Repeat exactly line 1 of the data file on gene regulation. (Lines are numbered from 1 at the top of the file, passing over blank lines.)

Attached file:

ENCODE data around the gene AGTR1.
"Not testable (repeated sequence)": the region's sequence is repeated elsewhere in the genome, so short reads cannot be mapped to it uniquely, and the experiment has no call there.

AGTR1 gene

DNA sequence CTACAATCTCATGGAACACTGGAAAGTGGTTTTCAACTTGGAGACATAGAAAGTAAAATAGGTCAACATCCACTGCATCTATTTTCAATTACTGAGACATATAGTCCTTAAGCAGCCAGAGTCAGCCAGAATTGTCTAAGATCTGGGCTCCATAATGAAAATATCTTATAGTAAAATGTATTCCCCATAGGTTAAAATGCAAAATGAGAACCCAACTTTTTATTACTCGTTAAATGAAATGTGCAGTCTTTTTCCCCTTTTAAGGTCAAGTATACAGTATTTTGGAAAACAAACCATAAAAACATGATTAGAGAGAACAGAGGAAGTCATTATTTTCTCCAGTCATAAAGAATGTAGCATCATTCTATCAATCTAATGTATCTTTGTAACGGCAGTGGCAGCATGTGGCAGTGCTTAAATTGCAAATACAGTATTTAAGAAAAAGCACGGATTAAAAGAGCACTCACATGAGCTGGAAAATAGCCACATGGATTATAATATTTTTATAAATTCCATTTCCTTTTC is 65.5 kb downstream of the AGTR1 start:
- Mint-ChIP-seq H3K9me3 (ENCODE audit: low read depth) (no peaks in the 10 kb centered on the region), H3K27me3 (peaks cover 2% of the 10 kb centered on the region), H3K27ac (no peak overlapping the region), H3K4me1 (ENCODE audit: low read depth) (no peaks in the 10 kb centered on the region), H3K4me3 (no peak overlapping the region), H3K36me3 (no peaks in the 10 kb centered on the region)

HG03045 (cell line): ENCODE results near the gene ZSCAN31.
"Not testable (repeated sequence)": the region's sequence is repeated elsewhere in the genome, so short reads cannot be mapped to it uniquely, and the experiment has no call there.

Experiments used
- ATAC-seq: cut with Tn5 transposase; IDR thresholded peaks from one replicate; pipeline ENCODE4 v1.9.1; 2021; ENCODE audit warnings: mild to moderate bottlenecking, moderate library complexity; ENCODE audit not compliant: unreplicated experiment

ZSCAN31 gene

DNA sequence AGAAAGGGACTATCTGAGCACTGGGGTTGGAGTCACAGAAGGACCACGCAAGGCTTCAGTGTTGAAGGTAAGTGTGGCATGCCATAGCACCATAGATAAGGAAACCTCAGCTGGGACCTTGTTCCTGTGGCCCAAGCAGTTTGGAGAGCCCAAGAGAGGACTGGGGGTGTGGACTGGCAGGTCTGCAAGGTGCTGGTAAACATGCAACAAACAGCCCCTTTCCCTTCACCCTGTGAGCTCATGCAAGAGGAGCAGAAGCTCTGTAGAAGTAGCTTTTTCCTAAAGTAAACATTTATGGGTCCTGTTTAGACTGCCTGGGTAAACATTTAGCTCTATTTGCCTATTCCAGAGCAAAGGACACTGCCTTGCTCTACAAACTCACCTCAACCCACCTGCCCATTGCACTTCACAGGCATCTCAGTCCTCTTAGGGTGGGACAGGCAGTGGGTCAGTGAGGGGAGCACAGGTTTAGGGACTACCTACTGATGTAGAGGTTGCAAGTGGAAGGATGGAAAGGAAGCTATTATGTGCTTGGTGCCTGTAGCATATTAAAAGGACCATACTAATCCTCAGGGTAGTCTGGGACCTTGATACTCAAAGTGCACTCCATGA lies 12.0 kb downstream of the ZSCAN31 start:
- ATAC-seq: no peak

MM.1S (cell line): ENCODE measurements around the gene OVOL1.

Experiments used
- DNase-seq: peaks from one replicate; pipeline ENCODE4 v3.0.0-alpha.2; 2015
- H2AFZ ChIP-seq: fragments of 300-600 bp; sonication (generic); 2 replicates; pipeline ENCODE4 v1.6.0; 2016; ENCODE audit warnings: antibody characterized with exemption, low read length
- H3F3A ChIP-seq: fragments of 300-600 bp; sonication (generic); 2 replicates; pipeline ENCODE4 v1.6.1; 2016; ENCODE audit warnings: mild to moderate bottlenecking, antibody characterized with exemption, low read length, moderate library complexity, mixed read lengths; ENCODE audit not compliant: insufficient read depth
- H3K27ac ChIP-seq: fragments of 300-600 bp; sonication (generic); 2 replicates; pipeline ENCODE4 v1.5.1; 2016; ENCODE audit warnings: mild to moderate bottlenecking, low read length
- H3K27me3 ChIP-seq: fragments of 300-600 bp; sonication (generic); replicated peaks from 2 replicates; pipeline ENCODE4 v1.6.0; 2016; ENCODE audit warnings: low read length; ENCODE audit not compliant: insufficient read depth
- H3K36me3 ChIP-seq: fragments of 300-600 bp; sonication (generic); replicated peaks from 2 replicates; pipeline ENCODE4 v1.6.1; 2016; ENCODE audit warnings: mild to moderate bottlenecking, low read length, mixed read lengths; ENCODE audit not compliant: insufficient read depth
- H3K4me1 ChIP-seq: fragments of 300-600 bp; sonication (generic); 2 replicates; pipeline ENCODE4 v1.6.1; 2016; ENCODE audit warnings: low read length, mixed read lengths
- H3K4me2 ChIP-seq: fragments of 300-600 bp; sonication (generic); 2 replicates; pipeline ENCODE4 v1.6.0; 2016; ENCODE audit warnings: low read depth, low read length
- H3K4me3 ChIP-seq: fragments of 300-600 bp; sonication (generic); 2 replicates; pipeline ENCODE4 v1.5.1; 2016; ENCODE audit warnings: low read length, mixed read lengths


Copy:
ENCODE data around the gene AGTR1.